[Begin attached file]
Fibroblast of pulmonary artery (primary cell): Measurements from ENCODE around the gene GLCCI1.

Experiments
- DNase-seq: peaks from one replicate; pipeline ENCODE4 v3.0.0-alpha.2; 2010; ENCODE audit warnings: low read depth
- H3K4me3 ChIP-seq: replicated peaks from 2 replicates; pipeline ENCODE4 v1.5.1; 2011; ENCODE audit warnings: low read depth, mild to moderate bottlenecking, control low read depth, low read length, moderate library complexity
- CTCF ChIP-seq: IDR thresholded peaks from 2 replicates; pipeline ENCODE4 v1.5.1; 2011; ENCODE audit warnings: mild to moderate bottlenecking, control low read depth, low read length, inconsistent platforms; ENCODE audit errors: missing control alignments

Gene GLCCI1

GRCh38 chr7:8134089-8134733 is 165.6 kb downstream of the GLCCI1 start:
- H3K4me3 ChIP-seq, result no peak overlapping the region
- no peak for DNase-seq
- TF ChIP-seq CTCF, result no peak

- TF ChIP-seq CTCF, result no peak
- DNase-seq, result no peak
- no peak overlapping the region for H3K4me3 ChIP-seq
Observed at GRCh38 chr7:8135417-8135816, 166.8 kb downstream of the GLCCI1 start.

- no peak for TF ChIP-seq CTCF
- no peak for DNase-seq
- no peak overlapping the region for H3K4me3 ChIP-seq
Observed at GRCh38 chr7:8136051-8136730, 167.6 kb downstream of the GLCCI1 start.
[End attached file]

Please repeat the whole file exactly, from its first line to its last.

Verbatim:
Fibroblast of pulmonary artery (primary cell): Measurements from ENCODE around the gene GLCCI1.

Experiments
- DNase-seq: peaks from one replicate; pipeline ENCODE4 v3.0.0-alpha.2; 2010; ENCODE audit warnings: low read depth
- H3K4me3 ChIP-seq: replicated peaks from 2 replicates; pipeline ENCODE4 v1.5.1; 2011; ENCODE audit warnings: low read depth, mild to moderate bottlenecking, control low read depth, low read length, moderate library complexity
- CTCF ChIP-seq: IDR thresholded peaks from 2 replicates; pipeline ENCODE4 v1.5.1; 2011; ENCODE audit warnings: mild to moderate bottlenecking, control low read depth, low read length, inconsistent platforms; ENCODE audit errors: missing control alignments

Gene GLCCI1

GRCh38 chr7:8134089-8134733 is 165.6 kb downstream of the GLCCI1 start:
- H3K4me3 ChIP-seq, result no peak overlapping the region
- no peak for DNase-seq
- TF ChIP-seq CTCF, result no peak

- TF ChIP-seq CTCF, result no peak
- DNase-seq, result no peak
- no peak overlapping the region for H3K4me3 ChIP-seq
Observed at GRCh38 chr7:8135417-8135816, 166.8 kb downstream of the GLCCI1 start.

- no peak for TF ChIP-seq CTCF
- no peak for DNase-seq
- no peak overlapping the region for H3K4me3 ChIP-seq
Observed at GRCh38 chr7:8136051-8136730, 167.6 kb downstream of the GLCCI1 start.